It’s Your Duty to Be Beautiful: Beauty is as beauty does

Annie Lennox, Eurythmics, Drammenshallen, Norway, October 6th 1986My latest class assignment is to read the words of the song, “It’s Your Duty to Be Beautiful” popularized by Annie Lennox in the 1990s. We are then to discuss if we agree or disagree with the statement:

“Only the beautiful and thin are valued and loved. The non-skinny or non-pretty woman does not fit in and will face discrimination, stereotypes, and fewer social relationships. The pressure to achieve the ‘ideal’ is so strong we do not question the implications behind teaching young women how to be perfect and loved.”

It’s Your Duty to Be Beautiful

Keep young and beautiful. It’s your duty to be beautiful.
Keep young and beautiful, If you want to be loved.
Don’t fail to do your stuff With a little powder and a puff.
Keep young and beautiful, If you want to be loved.

It you’re wise, exercise all the fat off. Take if off over here, over there.
When you’re seen anywhere with your hat off, Wear a Marcelled wave in your hair.
Take care of all those charms, And you’ll always be in someone’s arms.
Keep young and beautiful, If you want to be loved.

—Al Dubin and Harry Warren, Keep Young and Beautiful [Recorded by Annie Lennox], on Dive [CD], New York: RCA, 1992.

As much as I would love to say that the song is totally wrong, I can’t. For some people (not me) skinny, perfectly made up, ultra enhanced and mostly unrealistic beauty IS the epitome of beauty. To those people, this song is an accurate portrayal of beauty and the challenges needed to meet it.

That being said, I tend to buck convention, and what is inside is far more important than the exterior. Whether the person is skinny, obese, or anywhere in between… has a unibrow or perfectly plucked and curved eyebrows… a beauty spot or a hairy mole… what the person does, how they live their life, how they treat the lowest of their fellow man is far more important — and beautiful to me.

I would much rather marry someone who is overweight and happy than one who is the picture of perfection and miserable trying to stay that way.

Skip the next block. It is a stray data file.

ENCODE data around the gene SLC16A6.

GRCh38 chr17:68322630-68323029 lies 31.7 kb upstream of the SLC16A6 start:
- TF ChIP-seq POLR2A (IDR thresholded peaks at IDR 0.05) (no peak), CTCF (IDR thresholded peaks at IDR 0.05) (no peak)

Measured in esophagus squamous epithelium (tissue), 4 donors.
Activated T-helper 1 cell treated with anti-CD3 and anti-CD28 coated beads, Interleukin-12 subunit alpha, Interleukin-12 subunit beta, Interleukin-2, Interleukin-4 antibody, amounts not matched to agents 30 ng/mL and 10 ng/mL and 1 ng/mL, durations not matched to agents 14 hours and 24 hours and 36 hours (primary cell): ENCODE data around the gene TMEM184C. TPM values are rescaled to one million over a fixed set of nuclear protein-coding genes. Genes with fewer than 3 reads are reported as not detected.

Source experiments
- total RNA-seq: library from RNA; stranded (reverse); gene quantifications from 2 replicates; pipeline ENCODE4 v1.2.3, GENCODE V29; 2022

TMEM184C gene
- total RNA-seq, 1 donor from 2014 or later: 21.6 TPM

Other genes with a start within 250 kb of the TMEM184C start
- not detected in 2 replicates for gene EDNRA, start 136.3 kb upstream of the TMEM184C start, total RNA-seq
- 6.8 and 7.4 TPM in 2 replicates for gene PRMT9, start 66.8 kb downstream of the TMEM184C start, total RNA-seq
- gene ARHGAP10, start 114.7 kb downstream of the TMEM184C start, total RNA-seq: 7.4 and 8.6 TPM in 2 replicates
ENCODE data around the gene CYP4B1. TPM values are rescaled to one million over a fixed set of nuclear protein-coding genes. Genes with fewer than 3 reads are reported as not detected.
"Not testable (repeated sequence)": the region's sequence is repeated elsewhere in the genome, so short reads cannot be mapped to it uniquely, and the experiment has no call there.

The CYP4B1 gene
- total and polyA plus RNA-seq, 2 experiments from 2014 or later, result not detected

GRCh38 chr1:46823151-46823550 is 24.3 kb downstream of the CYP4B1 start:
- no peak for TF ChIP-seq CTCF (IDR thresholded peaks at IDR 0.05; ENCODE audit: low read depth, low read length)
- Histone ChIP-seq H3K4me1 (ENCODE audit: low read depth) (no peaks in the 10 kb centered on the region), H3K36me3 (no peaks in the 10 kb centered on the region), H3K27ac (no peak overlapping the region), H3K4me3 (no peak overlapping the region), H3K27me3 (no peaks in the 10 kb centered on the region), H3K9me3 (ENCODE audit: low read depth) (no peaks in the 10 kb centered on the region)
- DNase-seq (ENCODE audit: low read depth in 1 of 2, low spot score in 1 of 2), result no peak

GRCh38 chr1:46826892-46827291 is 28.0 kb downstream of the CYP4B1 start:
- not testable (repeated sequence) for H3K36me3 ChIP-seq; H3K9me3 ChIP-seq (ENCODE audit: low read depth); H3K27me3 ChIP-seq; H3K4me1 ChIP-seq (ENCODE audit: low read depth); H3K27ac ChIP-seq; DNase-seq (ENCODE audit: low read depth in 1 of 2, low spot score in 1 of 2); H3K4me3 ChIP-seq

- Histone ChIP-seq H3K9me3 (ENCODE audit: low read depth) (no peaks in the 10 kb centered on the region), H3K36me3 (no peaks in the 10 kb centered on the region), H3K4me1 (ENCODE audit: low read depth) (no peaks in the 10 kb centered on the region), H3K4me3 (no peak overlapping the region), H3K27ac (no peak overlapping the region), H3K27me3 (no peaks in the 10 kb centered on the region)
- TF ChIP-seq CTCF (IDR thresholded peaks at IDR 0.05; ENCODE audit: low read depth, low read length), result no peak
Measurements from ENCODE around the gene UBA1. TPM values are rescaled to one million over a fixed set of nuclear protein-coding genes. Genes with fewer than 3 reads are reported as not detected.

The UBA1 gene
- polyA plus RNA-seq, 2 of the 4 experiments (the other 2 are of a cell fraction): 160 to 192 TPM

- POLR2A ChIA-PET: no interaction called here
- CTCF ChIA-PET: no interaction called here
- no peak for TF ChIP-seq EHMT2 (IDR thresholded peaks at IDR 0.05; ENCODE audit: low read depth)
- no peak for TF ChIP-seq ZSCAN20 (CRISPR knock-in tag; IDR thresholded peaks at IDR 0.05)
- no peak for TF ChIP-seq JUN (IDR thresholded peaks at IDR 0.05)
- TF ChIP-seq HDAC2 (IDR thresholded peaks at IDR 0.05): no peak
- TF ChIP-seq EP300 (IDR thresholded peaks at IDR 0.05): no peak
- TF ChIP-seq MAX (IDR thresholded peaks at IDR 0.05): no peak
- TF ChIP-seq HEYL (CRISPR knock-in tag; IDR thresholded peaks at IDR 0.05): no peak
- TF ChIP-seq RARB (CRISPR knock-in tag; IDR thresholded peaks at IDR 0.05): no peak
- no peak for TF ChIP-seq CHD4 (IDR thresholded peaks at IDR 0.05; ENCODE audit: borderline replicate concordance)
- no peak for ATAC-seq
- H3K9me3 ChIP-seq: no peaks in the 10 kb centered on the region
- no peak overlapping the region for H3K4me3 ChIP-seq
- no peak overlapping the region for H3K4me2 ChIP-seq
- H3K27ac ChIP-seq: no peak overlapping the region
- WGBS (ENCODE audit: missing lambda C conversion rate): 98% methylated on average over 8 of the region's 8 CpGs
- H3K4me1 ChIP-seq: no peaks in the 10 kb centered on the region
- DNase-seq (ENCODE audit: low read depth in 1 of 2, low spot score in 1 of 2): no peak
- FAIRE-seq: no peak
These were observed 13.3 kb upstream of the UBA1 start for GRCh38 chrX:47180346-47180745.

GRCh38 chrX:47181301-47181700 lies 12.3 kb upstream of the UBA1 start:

A male student agreed with me, but wondered how it is possible to have a healthy relationship without physical attraction. He knows a few awesome, overweight women who would likely make equally awesome wives. However, because he is not attracted to them, he would never marry them. A woman with a unibrow is not for him, and he would never be able to make love to such a woman. He understood and respected my views.

Thank you for your comments, Michael. I’m sure there are other guys who do find a woman with a unibrow extremely sexy. I suppose that it is fortunate that not everyone’s ideal of feminine beauty is the same. 🙂

I find that people who accept their bodies, warts and all, generally have much better self-esteem. It shows through, and that positive attitude attracts me as much (or even more) than physical characteristics. People who watch every morsel of food that passes their lips, religiously count the number of reps in their daily exercise routine, and follow every fashion trend usually do not have that level of self-confidence. It leaves them lacking in my opinion.

My parents have been married for nearly 50 years. My grandparents on both sides are/were married for over 50 years (my living grandparents are closing in on #75!). Their appearance has changed greatly over that time. Relying too much upon physical appearance as the basis of their relationship was not their key to meaningful, healthy relationships. It was mutual friendship, respect, and admiration for each other that made their marriages last.

Physical beauty does help people take notice. It’s like a car commercial that grabs your attention in the middle of your busy life. After the attention has been grabbed, though, it’s time to look beyond the marketing glitz and consider all of the benefits and disadvantages of a potential relationship. Most people wouldn’t buy a car that looks absolutely sensational, but only gets two miles to the gallon and wears through transmissions after only 5,000 miles. Likewise, a human relationship based solely on physical attraction often is doomed once the “honeymoon phase” is over and the couple realizes they have little in common aside from their waning lust for each other.

Many terrific people are ignored and passed over simply because their body image, fashion sense, or other external criteria falls short of the cultural norm maintained by the mass media and entertainment industries. It’s quite sad, really.

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